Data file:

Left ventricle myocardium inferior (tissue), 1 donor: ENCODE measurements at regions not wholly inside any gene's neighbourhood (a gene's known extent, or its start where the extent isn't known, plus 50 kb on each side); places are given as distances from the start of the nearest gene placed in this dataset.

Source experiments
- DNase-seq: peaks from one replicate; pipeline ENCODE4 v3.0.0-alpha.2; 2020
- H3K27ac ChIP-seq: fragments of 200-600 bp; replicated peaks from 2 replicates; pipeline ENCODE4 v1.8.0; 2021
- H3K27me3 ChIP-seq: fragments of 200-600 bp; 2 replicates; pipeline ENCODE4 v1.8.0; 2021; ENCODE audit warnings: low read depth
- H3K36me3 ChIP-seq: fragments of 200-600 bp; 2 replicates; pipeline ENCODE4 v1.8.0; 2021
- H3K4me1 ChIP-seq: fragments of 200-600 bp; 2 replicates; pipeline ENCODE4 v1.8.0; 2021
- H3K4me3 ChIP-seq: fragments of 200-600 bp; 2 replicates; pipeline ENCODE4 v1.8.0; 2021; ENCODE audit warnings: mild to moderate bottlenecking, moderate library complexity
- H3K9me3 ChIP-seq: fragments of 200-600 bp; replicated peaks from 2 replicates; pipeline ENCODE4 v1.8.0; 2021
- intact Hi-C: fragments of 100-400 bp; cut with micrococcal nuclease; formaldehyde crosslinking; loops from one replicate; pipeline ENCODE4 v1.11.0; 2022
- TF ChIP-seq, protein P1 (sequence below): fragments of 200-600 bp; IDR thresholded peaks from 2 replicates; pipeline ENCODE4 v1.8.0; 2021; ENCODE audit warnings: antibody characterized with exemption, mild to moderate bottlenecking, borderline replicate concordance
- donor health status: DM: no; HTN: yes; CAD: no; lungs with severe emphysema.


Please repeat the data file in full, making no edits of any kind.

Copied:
Left ventricle myocardium inferior (tissue), 1 donor: ENCODE measurements at regions not wholly inside any gene's neighbourhood (a gene's known extent, or its start where the extent isn't known, plus 50 kb on each side); places are given as distances from the start of the nearest gene placed in this dataset.

Source experiments
- DNase-seq: peaks from one replicate; pipeline ENCODE4 v3.0.0-alpha.2; 2020
- H3K27ac ChIP-seq: fragments of 200-600 bp; replicated peaks from 2 replicates; pipeline ENCODE4 v1.8.0; 2021
- H3K27me3 ChIP-seq: fragments of 200-600 bp; 2 replicates; pipeline ENCODE4 v1.8.0; 2021; ENCODE audit warnings: low read depth
- H3K36me3 ChIP-seq: fragments of 200-600 bp; 2 replicates; pipeline ENCODE4 v1.8.0; 2021
- H3K4me1 ChIP-seq: fragments of 200-600 bp; 2 replicates; pipeline ENCODE4 v1.8.0; 2021
- H3K4me3 ChIP-seq: fragments of 200-600 bp; 2 replicates; pipeline ENCODE4 v1.8.0; 2021; ENCODE audit warnings: mild to moderate bottlenecking, moderate library complexity
- H3K9me3 ChIP-seq: fragments of 200-600 bp; replicated peaks from 2 replicates; pipeline ENCODE4 v1.8.0; 2021
- intact Hi-C: fragments of 100-400 bp; cut with micrococcal nuclease; formaldehyde crosslinking; loops from one replicate; pipeline ENCODE4 v1.11.0; 2022
- TF ChIP-seq, protein P1 (sequence below): fragments of 200-600 bp; IDR thresholded peaks from 2 replicates; pipeline ENCODE4 v1.8.0; 2021; ENCODE audit warnings: antibody characterized with exemption, mild to moderate bottlenecking, borderline replicate concordance
- donor health status: DM: no; HTN: yes; CAD: no; lungs with severe emphysema.